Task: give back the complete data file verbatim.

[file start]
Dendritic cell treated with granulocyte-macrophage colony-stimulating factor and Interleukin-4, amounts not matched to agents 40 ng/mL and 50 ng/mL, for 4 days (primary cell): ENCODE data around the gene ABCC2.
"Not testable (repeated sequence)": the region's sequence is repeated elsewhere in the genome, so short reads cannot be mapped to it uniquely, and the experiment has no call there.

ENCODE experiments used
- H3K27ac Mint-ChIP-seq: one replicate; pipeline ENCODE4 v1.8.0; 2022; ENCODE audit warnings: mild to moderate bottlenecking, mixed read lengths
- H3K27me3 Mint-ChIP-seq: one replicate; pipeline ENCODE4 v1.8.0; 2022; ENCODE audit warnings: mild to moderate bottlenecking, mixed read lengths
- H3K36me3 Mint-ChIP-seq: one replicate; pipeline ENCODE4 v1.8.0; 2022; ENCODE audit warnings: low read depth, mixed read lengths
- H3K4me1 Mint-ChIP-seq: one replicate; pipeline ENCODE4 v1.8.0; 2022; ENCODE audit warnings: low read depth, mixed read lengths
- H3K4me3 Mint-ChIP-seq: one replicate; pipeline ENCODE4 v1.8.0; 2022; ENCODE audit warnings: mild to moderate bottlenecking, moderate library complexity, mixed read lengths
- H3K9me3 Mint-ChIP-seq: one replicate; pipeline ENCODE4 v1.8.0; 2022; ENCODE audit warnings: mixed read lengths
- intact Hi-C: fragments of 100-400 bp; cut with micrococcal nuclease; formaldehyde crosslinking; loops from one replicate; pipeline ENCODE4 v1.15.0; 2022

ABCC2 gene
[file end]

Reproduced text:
Dendritic cell treated with granulocyte-macrophage colony-stimulating factor and Interleukin-4, amounts not matched to agents 40 ng/mL and 50 ng/mL, for 4 days (primary cell): ENCODE data around the gene ABCC2.
"Not testable (repeated sequence)": the region's sequence is repeated elsewhere in the genome, so short reads cannot be mapped to it uniquely, and the experiment has no call there.

ENCODE experiments used
- H3K27ac Mint-ChIP-seq: one replicate; pipeline ENCODE4 v1.8.0; 2022; ENCODE audit warnings: mild to moderate bottlenecking, mixed read lengths
- H3K27me3 Mint-ChIP-seq: one replicate; pipeline ENCODE4 v1.8.0; 2022; ENCODE audit warnings: mild to moderate bottlenecking, mixed read lengths
- H3K36me3 Mint-ChIP-seq: one replicate; pipeline ENCODE4 v1.8.0; 2022; ENCODE audit warnings: low read depth, mixed read lengths
- H3K4me1 Mint-ChIP-seq: one replicate; pipeline ENCODE4 v1.8.0; 2022; ENCODE audit warnings: low read depth, mixed read lengths
- H3K4me3 Mint-ChIP-seq: one replicate; pipeline ENCODE4 v1.8.0; 2022; ENCODE audit warnings: mild to moderate bottlenecking, moderate library complexity, mixed read lengths
- H3K9me3 Mint-ChIP-seq: one replicate; pipeline ENCODE4 v1.8.0; 2022; ENCODE audit warnings: mixed read lengths
- intact Hi-C: fragments of 100-400 bp; cut with micrococcal nuclease; formaldehyde crosslinking; loops from one replicate; pipeline ENCODE4 v1.15.0; 2022

ABCC2 gene